University of Michigan-Flint Alumni Relations
The Office of Alumni Relations adds value to the alumni experience through fostering university spirit and managing communications. Our programs are designed to build leadership, create traditions, support students, and foster connections among our 30,000 alumni. Our office, in collaboration with the University of Michigan Alumni Association, is your tie to the Leaders and Best.
Matt Bueby can’t keep a large smile from his face as he recalls a night this past October, when over 100 alumni and guests from the classes of 1958 through 1966 convened for the inaugural Victors Reunion at the University of Michigan-Flint.
One of the highlights from the university’s 60th anniversary celebration this semester, the reunion brought together members from the first graduating classes of this institution. For some, the event was a chance to reconnect with old friends with whom they had lost touch. For others, it was an occasion to see the campus for the first time in years.
For Bueby, an alumni relations staff member and ’08 graduate from the School of Management, it was an opportunity to pursue a passion project.
The University of Michigan-Flint has unveiled a new outdoor seating area to honor its traditions and celebrate its future, as part of its 60th Anniversary celebrations.
The area, between the University Center and Flint River, includes two benches in a new seating area, surrounded by four trees. One of the benches honors the Mott family and their many contributions to the university, while the other celebrates the initial graduating class of 1958. The benches, which look out at the river, are surrounded by two Jane magnolia trees, and two Kousa Dogwood trees.
The university celebrated those who graduated from the classes of 1958 through 1966 with a reunion ceremony connected to the broader celebration of UM-Flint’s 60th Anniversary.
“You were the pioneers and the trailblazers,” said UM-Flint Chancellor Susan E. Borrego.
Nearly 100 people attended, with roughly one third of them alumni from those years. There were also six faculty emeritus in attendance.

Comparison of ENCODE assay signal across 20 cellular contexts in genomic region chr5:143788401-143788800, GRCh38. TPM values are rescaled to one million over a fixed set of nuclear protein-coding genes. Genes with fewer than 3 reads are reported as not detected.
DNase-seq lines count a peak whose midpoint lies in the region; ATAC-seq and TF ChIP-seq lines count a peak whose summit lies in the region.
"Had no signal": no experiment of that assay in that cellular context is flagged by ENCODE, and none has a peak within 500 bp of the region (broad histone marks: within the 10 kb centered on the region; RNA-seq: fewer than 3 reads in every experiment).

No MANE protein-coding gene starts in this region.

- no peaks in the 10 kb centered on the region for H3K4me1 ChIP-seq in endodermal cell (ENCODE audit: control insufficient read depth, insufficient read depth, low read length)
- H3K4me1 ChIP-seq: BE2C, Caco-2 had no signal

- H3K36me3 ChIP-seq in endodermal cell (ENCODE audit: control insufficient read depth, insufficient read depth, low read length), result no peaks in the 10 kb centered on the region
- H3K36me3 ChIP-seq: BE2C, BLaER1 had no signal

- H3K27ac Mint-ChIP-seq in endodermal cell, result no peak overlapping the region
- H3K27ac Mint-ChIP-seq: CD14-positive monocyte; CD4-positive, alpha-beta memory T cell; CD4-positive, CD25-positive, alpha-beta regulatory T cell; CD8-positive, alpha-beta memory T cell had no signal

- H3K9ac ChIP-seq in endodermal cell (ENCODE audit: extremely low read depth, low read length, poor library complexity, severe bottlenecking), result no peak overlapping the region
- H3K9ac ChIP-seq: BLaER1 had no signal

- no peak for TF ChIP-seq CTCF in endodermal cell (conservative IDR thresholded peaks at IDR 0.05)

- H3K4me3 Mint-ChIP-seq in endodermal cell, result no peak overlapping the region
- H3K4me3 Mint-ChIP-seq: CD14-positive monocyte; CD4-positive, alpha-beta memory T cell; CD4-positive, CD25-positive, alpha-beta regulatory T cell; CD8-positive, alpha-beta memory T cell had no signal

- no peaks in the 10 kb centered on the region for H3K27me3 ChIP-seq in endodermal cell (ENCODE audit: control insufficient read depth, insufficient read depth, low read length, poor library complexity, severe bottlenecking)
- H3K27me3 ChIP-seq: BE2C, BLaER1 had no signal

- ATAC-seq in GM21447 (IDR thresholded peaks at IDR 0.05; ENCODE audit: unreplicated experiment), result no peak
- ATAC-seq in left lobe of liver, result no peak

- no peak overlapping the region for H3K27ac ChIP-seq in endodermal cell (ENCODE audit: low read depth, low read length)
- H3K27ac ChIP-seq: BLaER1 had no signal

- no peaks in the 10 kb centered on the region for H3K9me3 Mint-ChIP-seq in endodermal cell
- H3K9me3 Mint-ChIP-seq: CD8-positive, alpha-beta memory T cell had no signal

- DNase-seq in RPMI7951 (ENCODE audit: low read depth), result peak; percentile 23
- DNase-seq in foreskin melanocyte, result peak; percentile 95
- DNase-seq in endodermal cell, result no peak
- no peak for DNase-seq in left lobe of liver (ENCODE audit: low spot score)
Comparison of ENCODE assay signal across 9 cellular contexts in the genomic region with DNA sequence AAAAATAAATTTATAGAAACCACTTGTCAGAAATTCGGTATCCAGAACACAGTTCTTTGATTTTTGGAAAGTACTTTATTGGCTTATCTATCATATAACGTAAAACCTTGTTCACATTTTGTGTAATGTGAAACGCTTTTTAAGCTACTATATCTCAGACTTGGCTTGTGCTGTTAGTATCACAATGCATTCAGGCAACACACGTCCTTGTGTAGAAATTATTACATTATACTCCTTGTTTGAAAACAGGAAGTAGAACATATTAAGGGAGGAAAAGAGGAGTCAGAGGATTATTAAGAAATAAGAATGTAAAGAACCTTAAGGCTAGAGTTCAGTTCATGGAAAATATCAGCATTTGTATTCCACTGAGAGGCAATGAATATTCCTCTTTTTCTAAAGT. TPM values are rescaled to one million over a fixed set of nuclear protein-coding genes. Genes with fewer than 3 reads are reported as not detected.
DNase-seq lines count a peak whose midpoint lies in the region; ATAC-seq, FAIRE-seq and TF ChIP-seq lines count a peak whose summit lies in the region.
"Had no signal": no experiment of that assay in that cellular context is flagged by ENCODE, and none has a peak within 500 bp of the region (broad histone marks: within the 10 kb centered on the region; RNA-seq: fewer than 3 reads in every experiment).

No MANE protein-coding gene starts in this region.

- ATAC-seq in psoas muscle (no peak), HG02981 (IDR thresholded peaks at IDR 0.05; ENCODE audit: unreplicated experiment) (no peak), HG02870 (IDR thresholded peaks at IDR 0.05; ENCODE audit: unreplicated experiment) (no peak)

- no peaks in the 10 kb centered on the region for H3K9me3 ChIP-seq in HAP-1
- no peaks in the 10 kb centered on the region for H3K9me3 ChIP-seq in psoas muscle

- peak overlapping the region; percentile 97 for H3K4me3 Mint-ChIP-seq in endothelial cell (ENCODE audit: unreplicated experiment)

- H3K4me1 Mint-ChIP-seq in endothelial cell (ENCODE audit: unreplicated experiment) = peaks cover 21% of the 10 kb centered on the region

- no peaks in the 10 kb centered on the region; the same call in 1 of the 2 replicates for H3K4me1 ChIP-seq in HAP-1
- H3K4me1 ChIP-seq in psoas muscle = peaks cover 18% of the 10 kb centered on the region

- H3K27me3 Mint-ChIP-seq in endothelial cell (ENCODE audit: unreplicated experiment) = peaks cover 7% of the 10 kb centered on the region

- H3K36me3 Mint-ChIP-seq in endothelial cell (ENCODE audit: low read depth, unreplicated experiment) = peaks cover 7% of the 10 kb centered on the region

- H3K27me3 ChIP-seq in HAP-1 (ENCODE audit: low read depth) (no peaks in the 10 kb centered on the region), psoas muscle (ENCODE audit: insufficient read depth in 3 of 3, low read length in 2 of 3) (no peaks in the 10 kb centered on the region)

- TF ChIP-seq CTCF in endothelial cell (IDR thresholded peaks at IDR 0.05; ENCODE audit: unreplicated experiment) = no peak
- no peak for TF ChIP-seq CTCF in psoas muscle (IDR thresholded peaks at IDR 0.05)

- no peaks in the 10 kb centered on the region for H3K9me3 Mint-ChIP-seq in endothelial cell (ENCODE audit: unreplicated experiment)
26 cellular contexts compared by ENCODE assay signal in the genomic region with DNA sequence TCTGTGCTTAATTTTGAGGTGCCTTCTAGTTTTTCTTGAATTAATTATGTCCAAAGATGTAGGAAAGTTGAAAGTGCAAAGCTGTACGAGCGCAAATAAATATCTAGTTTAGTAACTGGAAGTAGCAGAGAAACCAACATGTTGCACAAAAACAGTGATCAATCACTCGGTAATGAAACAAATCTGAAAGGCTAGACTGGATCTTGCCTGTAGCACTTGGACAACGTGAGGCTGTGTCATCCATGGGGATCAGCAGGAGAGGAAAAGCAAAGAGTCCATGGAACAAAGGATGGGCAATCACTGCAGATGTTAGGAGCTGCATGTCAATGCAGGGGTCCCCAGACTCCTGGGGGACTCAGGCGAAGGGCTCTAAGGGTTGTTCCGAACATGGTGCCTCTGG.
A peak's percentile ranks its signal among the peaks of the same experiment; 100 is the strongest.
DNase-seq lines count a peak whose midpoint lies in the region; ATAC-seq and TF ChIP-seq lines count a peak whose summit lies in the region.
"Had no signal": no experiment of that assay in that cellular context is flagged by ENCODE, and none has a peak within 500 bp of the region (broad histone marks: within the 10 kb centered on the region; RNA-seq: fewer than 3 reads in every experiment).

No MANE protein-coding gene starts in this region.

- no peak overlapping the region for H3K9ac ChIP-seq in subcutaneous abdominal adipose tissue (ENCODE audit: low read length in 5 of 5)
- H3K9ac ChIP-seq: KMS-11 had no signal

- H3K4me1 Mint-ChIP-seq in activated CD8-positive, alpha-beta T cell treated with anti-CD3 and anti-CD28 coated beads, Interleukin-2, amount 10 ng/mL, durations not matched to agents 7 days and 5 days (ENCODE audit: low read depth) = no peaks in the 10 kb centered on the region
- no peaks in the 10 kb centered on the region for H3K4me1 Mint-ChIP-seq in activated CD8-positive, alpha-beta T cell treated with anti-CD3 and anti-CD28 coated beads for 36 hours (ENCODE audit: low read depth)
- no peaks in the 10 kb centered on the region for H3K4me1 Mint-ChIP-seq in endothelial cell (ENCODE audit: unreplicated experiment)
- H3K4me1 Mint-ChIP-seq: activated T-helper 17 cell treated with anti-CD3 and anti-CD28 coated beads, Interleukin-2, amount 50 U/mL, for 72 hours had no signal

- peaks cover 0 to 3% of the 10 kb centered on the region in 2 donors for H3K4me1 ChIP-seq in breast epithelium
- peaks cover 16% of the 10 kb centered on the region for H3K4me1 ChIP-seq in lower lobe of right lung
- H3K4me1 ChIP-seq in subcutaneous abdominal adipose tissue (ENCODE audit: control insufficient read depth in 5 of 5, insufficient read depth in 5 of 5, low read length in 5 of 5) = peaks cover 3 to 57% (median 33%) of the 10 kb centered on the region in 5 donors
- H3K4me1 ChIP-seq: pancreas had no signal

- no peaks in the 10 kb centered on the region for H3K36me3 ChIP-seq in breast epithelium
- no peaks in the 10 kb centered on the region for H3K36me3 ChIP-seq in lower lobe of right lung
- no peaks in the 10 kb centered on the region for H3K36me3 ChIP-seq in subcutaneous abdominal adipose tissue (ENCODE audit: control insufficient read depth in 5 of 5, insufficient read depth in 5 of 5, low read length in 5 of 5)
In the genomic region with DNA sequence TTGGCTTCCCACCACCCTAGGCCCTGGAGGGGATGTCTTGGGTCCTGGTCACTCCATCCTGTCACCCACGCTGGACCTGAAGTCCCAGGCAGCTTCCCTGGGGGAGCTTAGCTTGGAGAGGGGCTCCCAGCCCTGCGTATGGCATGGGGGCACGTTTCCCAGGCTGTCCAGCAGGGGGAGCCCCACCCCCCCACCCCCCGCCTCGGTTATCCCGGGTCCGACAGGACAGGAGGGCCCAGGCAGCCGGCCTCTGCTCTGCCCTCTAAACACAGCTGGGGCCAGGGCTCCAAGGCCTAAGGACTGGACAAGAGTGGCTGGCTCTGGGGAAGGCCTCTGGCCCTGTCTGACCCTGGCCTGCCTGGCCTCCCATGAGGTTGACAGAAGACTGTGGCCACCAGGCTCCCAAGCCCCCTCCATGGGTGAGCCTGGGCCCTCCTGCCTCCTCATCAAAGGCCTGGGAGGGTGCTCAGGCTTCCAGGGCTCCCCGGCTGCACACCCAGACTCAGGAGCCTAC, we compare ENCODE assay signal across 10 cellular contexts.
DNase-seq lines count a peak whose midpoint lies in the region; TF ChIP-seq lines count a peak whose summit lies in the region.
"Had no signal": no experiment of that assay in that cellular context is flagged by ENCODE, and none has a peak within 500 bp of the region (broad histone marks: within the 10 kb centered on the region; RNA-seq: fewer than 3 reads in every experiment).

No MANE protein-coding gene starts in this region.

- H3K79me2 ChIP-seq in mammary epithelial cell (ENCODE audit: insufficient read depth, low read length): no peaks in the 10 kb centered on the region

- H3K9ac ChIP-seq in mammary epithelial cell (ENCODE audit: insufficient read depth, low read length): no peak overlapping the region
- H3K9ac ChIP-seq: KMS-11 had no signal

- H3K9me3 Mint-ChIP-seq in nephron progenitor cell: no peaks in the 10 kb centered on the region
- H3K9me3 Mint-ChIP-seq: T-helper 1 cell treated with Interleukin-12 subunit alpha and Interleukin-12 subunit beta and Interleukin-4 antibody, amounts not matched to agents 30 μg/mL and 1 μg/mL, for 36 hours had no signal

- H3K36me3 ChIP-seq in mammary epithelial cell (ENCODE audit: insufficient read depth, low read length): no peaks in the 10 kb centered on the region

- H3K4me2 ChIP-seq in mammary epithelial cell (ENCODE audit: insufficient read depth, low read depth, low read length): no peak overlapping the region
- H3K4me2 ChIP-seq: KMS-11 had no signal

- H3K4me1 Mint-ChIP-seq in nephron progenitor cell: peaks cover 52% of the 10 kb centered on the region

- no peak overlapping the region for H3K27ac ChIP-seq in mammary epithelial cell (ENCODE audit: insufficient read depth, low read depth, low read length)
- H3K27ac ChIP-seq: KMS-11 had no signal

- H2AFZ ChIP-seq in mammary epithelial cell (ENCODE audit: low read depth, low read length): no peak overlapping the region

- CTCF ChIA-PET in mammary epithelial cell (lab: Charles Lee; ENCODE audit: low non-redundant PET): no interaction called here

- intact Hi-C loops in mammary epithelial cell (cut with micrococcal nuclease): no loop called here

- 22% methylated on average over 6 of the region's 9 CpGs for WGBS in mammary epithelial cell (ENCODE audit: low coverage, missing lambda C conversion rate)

“Going forward, we will host the Victors Reunion annually and it is for anyone graduating 50 years ago or longer,” said Mary Jo Sekelsky, the university’s executive director for Alumni Relations.
Zora Glusica had spent most of her working life in the restaurant business when she decided to transfer her communication and management skills toward a new career in social work and aim for a bachelor of social work degree from the University of Michigan-Flint.
Many young and aspiring journalists dream of one day working for The New York Times—but not too many bother to dream about working for the world’s best known newspaper before they graduate college.
That stuff just doesn’t happen.
Unless you’re Natalie Broda.
“I would be lying if I said getting this assignment wasn’t a literal dream come true. When I first decided to become a journalist five years ago, I knew reporting for The New York Times was one of my ultimate life-goals. I had imagined myself getting this call a hundred times before, but never when I was 23 years old, just about to graduate college,” she said.
A new admissions approach for students interested in pursuing a social work major at the University of Michigan-Flint has been implemented to provide a smoother, more inclusive academic path for both new and current students.
Previously, students were required to begin the program as pre-social work majors, then apply for the major if particular academic and course requirements were met.
The Greater Flint Arts Council (GFAC) Gallery is currently filled with a wide variety of work created by UM-Flint art students. The exhibit opened in May with an awards ceremony and reception honoring the student artists. It will remain open until June 6.
When Kristy Walters-Flynn wrapped up the defense of her dissertation last week at the University of Michigan-Flint, it marked the completion of a personal goal as well as a milestone for the School of Education and Human Services (SEHS).